The liver is located in the right upper portion of the abdomen underneath the ribs. The liver helps
with digestion, filters the blood of toxins (such as alcohol) and breaks down a variety of things in
the blood stream for the body to use (protein, sugar, fat, medicines).
A liver injury can be a bruise (contusion) or a tear (laceration) in the liver. A tear may need to
be repaired in surgery. Liver injuries are common with chest and abdominal trauma.
Your trauma team will discuss tests and treatment options with you that are recommended for
Some Common Tests:
ξ CT scan (Computed Tomography scan) uses a series of x-rays to obtain pictures of the
ξ MRI (Magnetic Resonance Imaging) gives a more detailed view of the liver and the
tissue around it.
ξ FAST (Focal Assessment Sonogram in Trauma) is an ultrasound often done in the
emergency department. It looks for blood around the liver.
ξ You will have blood drawn often to check certain blood levels. These tests can reveal if
the liver is still bleeding. If these levels remain stable, surgery is not needed. If the blood
levels start to decrease, surgery may be needed. In surgery, the tear will be repaired.
ξ You will have your abdomen assessed often by your nurse for pain, tenderness and
ξ You may be on bed rest. This helps to keep the tear from getting bigger. It also prevents
ξ You may not be allowed to eat until your health care team decides whether you will need
surgery or not.
When you go home:
ξ Most liver injuries heal without complications. To help with recovery, it is important that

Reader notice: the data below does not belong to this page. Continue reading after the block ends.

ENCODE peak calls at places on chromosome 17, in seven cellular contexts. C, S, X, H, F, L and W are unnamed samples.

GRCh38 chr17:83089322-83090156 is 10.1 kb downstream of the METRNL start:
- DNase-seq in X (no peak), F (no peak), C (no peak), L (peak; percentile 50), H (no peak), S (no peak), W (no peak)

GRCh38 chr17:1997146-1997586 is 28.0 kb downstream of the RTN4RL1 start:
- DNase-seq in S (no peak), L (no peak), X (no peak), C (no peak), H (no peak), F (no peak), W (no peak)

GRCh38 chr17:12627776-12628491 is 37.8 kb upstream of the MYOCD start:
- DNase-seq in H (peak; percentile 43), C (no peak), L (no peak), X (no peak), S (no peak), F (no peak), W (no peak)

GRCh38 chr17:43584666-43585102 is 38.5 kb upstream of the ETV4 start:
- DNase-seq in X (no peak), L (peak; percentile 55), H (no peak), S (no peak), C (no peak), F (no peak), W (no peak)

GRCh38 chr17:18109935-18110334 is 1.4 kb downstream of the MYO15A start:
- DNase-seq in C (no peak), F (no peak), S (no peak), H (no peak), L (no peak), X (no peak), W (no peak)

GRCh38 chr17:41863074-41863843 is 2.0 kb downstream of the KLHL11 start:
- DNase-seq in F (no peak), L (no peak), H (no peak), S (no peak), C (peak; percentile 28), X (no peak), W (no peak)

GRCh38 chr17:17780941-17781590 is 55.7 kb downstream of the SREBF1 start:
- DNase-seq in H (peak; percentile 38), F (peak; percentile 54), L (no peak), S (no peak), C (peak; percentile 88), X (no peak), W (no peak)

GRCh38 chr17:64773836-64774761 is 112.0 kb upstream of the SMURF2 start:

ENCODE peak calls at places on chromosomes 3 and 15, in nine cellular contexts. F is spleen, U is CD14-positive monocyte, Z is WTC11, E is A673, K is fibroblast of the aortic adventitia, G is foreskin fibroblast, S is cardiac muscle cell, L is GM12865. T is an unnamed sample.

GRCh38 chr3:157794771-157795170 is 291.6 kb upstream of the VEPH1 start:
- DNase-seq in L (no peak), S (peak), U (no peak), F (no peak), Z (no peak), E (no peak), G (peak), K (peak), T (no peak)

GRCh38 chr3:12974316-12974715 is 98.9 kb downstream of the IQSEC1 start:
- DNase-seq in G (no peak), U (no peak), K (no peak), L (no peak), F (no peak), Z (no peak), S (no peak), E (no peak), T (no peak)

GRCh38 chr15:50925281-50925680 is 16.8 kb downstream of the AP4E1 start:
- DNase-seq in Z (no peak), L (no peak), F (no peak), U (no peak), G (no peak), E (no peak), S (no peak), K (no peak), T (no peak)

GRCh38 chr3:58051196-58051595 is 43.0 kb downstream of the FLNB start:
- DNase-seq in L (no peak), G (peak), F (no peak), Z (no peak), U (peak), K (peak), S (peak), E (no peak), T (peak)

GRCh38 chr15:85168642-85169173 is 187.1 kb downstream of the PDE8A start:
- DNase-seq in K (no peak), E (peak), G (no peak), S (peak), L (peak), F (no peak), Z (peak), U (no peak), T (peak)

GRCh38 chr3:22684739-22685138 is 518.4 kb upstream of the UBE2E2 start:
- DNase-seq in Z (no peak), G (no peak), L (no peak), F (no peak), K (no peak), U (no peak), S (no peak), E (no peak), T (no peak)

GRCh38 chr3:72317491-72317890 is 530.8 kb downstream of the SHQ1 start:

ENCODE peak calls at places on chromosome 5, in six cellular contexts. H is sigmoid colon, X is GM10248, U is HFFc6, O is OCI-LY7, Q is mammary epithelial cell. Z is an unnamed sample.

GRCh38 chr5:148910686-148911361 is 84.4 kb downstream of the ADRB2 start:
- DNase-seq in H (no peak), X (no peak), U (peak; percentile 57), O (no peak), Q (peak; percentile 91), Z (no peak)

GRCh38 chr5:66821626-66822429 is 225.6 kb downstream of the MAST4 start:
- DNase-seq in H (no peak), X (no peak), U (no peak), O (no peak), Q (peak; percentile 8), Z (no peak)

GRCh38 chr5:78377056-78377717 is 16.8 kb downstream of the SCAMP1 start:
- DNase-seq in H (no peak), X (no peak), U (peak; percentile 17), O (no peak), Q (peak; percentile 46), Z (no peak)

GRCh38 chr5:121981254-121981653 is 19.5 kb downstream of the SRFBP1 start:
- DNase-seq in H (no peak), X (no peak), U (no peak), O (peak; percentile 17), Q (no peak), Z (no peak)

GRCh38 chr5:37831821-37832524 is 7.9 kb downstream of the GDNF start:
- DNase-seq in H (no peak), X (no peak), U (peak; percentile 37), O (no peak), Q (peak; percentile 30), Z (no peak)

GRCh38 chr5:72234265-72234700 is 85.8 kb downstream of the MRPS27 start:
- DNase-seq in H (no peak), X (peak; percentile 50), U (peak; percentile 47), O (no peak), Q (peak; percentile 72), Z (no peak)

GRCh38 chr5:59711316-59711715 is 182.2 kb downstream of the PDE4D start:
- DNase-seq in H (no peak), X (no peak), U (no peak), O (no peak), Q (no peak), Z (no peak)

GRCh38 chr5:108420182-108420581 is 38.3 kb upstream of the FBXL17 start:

you follow the instructions given to you by your trauma team.
ξ Do not lift, push, or pull more than 10 pounds until your doctor says that it is ok.
ξ No sports (football, hockey, wrestling, basketball, baseball, soccer, rock climbing,
running, etc.) for at least 6-8 weeks for minor liver injury and 3 months for a severe liver
injury or until your doctor tells you that it is ok to start these activities.
ξ Unless your doctor says that it is ok, do not take Aspirin, Advil®, Aleve®, ibuprofen,
Motrin®, or other medicines that could cause you to bleed, for six weeks.
ξ Take prescribed pain medicines as ordered. Do not take more than is prescribed.
Call your clinic if you have any of these symptoms:
ξ Yellow skin color (also seen in the whites of the eyes).
ξ No appetite, upset stomach, or throwing up
ξ Fever greater than 101°F.
ξ Increased weakness or fatigue
ξ If you had surgery and your incision is warm, painful to touch or has drainage.
Call 911 if you suddenly experience:
ξ Shortness of breath
ξ Dizziness or fainting when standing up
ξ High heart rate (over 100 beats per minute) while resting.
Surgery Clinic: (608) 263-7502. This is a 24 hour number.
After hours, weekends, and holidays ask for the Trauma Doctor on call.
Toll Free: 1-800-323-8942
Your health care team may have given you this information as part of your care. If so, please use it and call if you
have any questions. If this information was not given to you as part of your care, please check with your doctor. This
is not medical advice. This is not to be used for diagnosis or treatment of any medical condition. Because each
person’s health needs are different, you should talk with your doctor or others on your health care team when using
this information. If you have an emergency, please call 911. Copyright © 11/2015 University of Wisconsin Hospitals
and Clinics Authority. All rights reserved. Produced by the Department of Nursing. HF#6895